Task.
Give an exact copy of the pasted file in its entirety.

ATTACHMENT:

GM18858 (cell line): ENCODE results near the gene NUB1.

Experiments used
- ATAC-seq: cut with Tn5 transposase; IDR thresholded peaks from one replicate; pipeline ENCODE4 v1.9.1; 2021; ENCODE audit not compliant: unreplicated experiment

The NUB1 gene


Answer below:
GM18858 (cell line): ENCODE results near the gene NUB1.

Experiments used
- ATAC-seq: cut with Tn5 transposase; IDR thresholded peaks from one replicate; pipeline ENCODE4 v1.9.1; 2021; ENCODE audit not compliant: unreplicated experiment

The NUB1 gene